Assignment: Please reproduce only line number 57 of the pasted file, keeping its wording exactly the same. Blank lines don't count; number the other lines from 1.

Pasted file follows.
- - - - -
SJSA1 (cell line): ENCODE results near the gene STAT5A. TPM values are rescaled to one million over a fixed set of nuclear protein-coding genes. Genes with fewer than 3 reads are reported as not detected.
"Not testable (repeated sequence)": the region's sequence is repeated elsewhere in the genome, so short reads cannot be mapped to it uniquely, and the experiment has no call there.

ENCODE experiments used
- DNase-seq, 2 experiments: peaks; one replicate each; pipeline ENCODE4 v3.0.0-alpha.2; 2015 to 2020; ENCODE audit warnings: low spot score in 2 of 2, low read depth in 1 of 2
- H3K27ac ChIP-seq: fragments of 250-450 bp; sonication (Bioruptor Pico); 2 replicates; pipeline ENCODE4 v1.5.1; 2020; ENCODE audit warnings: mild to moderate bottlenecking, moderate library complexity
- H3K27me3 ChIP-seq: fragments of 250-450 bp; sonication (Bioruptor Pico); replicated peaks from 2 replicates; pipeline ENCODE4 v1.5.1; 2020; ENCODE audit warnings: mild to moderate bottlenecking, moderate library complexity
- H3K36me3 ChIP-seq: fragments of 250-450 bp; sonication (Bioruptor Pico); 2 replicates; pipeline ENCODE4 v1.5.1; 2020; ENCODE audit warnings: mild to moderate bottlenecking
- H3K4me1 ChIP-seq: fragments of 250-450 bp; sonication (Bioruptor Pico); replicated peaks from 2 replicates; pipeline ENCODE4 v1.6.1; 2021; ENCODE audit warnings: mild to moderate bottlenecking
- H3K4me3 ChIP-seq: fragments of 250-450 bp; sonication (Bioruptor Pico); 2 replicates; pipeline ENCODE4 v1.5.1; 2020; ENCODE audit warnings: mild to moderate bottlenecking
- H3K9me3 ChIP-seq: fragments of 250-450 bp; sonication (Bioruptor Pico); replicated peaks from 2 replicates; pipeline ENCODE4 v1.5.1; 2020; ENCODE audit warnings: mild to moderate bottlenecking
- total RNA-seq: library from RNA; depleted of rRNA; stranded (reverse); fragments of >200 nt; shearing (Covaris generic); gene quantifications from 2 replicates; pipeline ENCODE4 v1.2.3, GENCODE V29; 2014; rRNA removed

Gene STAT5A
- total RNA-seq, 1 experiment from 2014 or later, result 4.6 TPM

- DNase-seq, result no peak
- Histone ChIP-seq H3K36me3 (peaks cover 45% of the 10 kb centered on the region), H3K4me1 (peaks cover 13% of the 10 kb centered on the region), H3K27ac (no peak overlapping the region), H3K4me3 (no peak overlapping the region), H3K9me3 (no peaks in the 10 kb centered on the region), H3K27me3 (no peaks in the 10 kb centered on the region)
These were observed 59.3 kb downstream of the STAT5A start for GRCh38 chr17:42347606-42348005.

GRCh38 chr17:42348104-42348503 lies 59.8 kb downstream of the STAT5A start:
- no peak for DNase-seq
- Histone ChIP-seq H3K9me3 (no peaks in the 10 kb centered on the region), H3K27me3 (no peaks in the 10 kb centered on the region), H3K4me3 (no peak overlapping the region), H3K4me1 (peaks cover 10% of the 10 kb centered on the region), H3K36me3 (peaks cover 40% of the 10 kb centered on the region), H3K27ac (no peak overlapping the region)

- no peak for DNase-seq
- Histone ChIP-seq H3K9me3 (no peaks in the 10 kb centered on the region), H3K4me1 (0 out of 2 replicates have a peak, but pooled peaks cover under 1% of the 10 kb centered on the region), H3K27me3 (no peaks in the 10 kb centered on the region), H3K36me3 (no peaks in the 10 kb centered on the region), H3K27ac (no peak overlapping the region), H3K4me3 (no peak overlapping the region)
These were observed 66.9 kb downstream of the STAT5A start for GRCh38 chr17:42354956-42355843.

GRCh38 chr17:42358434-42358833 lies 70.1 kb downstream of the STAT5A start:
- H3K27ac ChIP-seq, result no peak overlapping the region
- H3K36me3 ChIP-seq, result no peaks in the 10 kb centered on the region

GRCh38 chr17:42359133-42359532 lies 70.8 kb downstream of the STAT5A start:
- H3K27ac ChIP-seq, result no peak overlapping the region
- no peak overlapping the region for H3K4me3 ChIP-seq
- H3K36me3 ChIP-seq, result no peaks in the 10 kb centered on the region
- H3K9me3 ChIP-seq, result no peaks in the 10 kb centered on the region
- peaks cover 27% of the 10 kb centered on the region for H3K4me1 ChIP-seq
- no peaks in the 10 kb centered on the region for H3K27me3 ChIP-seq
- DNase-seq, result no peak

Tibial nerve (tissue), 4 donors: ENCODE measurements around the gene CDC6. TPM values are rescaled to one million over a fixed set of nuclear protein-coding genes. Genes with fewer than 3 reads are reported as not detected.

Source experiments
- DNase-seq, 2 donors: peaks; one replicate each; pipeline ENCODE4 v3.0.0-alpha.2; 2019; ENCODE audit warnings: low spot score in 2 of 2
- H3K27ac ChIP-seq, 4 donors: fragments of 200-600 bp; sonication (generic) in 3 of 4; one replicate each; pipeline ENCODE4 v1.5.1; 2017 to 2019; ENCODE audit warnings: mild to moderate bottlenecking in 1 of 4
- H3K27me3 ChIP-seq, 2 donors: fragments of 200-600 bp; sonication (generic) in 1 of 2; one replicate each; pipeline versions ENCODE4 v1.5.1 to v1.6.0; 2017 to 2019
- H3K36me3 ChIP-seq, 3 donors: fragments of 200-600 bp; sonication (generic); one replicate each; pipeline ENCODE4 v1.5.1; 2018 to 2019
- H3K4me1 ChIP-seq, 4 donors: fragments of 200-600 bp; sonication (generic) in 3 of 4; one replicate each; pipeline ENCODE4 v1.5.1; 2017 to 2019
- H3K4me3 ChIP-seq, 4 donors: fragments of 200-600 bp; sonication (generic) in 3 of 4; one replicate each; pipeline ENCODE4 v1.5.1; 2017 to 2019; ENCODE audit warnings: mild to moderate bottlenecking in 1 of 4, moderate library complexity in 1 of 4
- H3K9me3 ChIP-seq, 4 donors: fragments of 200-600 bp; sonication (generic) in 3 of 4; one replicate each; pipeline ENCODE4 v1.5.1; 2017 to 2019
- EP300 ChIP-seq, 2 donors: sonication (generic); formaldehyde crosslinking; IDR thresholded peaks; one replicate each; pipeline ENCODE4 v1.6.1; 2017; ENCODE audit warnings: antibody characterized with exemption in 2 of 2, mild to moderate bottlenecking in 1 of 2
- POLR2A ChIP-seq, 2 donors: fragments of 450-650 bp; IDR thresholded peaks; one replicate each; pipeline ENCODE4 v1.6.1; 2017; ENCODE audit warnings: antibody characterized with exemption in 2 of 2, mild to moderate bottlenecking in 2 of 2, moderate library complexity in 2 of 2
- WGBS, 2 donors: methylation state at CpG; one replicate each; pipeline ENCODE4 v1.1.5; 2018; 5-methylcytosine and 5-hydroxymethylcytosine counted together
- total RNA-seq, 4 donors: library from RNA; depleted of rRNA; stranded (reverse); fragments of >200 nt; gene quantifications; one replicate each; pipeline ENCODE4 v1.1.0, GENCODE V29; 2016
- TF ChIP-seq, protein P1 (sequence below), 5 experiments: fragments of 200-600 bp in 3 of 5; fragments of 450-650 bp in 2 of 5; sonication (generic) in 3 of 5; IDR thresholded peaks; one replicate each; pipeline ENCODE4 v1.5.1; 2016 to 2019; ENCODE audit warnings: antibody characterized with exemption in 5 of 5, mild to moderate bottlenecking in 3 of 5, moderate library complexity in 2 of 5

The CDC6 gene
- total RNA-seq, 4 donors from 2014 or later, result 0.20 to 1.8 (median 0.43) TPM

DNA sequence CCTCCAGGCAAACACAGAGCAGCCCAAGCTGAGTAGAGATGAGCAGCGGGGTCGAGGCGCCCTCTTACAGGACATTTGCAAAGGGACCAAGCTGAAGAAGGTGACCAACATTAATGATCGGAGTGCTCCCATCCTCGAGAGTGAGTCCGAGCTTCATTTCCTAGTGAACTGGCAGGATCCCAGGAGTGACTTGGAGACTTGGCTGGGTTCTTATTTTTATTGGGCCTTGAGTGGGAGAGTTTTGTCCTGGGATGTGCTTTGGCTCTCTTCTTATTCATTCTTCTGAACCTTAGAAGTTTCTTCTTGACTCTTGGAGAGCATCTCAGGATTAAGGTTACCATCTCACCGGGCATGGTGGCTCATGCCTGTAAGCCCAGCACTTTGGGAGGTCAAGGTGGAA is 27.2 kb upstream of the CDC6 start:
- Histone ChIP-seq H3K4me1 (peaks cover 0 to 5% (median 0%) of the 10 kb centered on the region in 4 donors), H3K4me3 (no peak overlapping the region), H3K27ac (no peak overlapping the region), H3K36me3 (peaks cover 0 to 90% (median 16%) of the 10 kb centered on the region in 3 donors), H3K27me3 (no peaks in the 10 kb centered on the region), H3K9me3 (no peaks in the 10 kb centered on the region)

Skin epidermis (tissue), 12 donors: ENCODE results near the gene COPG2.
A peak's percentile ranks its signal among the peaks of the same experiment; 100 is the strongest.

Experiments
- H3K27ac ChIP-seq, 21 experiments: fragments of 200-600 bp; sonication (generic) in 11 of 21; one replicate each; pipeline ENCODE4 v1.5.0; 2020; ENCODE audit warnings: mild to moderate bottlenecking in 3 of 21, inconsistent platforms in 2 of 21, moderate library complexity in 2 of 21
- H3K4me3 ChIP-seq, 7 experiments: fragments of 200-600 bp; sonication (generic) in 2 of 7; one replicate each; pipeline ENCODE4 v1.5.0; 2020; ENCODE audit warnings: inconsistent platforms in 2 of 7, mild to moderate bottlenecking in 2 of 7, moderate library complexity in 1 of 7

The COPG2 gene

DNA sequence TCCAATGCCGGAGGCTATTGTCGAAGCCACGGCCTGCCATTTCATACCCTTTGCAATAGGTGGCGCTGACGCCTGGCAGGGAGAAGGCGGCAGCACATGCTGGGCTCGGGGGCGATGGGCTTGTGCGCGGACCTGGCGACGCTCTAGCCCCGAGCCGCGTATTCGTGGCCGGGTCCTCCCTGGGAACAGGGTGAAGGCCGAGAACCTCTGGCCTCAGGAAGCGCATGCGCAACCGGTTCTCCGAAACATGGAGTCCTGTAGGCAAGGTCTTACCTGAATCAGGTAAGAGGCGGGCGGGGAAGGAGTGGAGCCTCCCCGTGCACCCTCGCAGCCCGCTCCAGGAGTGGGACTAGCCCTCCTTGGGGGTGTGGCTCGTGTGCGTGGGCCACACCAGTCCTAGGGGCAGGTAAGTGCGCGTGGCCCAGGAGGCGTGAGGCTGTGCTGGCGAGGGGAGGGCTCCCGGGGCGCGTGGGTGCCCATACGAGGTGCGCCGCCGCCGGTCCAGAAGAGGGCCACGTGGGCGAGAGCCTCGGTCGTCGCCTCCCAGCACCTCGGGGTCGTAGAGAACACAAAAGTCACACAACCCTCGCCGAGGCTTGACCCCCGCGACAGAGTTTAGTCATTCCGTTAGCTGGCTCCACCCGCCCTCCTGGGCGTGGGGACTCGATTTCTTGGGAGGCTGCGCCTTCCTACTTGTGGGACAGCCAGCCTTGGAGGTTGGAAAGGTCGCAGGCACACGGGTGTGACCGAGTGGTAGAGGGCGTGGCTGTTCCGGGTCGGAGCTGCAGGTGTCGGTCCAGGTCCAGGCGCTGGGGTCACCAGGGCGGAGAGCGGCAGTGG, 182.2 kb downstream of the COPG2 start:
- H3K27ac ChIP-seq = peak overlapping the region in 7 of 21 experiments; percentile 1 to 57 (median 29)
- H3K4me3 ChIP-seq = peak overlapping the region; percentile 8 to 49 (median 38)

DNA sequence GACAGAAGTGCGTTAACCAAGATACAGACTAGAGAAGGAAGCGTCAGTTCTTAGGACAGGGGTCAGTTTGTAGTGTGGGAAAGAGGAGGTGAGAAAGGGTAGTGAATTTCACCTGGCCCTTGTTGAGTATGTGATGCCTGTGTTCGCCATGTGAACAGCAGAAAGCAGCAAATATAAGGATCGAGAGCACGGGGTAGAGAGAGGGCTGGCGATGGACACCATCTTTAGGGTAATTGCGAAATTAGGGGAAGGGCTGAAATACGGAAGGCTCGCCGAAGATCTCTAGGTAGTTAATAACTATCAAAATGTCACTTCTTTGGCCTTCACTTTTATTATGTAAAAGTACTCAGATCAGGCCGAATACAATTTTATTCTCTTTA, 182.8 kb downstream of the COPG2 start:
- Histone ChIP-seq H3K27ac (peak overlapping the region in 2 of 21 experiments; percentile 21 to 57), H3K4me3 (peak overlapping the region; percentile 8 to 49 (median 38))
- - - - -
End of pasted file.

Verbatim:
The COPG2 gene